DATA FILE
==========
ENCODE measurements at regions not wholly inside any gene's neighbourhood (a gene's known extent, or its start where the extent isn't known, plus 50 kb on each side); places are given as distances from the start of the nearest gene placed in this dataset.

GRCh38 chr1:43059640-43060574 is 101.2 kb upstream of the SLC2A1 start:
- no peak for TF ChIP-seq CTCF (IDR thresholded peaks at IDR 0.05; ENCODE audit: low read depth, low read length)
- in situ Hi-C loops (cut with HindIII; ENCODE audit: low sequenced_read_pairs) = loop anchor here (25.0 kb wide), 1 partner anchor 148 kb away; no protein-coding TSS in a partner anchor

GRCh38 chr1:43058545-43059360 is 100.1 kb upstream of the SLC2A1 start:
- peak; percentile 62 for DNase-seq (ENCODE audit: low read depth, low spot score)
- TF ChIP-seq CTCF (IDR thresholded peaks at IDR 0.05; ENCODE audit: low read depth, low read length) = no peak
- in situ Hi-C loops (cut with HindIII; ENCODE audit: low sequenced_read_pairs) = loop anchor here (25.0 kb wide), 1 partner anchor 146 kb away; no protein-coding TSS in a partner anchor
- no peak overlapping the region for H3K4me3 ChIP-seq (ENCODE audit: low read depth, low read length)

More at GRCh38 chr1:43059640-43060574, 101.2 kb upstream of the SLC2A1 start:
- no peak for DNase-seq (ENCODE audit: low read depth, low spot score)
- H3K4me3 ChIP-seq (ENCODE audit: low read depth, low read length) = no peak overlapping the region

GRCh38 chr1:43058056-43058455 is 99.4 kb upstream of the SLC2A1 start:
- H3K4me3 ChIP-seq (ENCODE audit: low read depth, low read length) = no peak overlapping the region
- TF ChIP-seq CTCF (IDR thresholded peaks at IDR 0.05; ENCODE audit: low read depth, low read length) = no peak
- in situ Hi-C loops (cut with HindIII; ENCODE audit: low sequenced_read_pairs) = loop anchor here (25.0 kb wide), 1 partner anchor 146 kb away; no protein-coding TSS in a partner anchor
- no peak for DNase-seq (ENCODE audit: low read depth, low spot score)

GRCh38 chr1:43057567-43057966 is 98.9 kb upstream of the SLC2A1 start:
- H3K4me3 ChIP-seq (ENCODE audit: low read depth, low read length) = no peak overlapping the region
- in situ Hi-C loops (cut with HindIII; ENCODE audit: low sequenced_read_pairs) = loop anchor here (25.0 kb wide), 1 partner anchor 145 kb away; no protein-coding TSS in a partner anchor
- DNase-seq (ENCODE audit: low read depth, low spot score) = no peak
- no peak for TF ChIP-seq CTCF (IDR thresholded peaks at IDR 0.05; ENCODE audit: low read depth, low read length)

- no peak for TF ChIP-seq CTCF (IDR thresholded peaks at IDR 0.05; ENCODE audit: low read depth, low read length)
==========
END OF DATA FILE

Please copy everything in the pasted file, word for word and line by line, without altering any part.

ENCODE measurements at regions not wholly inside any gene's neighbourhood (a gene's known extent, or its start where the extent isn't known, plus 50 kb on each side); places are given as distances from the start of the nearest gene placed in this dataset.

GRCh38 chr1:43059640-43060574 is 101.2 kb upstream of the SLC2A1 start:
- no peak for TF ChIP-seq CTCF (IDR thresholded peaks at IDR 0.05; ENCODE audit: low read depth, low read length)
- in situ Hi-C loops (cut with HindIII; ENCODE audit: low sequenced_read_pairs) = loop anchor here (25.0 kb wide), 1 partner anchor 148 kb away; no protein-coding TSS in a partner anchor

GRCh38 chr1:43058545-43059360 is 100.1 kb upstream of the SLC2A1 start:
- peak; percentile 62 for DNase-seq (ENCODE audit: low read depth, low spot score)
- TF ChIP-seq CTCF (IDR thresholded peaks at IDR 0.05; ENCODE audit: low read depth, low read length) = no peak
- in situ Hi-C loops (cut with HindIII; ENCODE audit: low sequenced_read_pairs) = loop anchor here (25.0 kb wide), 1 partner anchor 146 kb away; no protein-coding TSS in a partner anchor
- no peak overlapping the region for H3K4me3 ChIP-seq (ENCODE audit: low read depth, low read length)

More at GRCh38 chr1:43059640-43060574, 101.2 kb upstream of the SLC2A1 start:
- no peak for DNase-seq (ENCODE audit: low read depth, low spot score)
- H3K4me3 ChIP-seq (ENCODE audit: low read depth, low read length) = no peak overlapping the region

GRCh38 chr1:43058056-43058455 is 99.4 kb upstream of the SLC2A1 start:
- H3K4me3 ChIP-seq (ENCODE audit: low read depth, low read length) = no peak overlapping the region
- TF ChIP-seq CTCF (IDR thresholded peaks at IDR 0.05; ENCODE audit: low read depth, low read length) = no peak
- in situ Hi-C loops (cut with HindIII; ENCODE audit: low sequenced_read_pairs) = loop anchor here (25.0 kb wide), 1 partner anchor 146 kb away; no protein-coding TSS in a partner anchor
- no peak for DNase-seq (ENCODE audit: low read depth, low spot score)

GRCh38 chr1:43057567-43057966 is 98.9 kb upstream of the SLC2A1 start:
- H3K4me3 ChIP-seq (ENCODE audit: low read depth, low read length) = no peak overlapping the region
- in situ Hi-C loops (cut with HindIII; ENCODE audit: low sequenced_read_pairs) = loop anchor here (25.0 kb wide), 1 partner anchor 145 kb away; no protein-coding TSS in a partner anchor
- DNase-seq (ENCODE audit: low read depth, low spot score) = no peak
- no peak for TF ChIP-seq CTCF (IDR thresholded peaks at IDR 0.05; ENCODE audit: low read depth, low read length)

- no peak for TF ChIP-seq CTCF (IDR thresholded peaks at IDR 0.05; ENCODE audit: low read depth, low read length)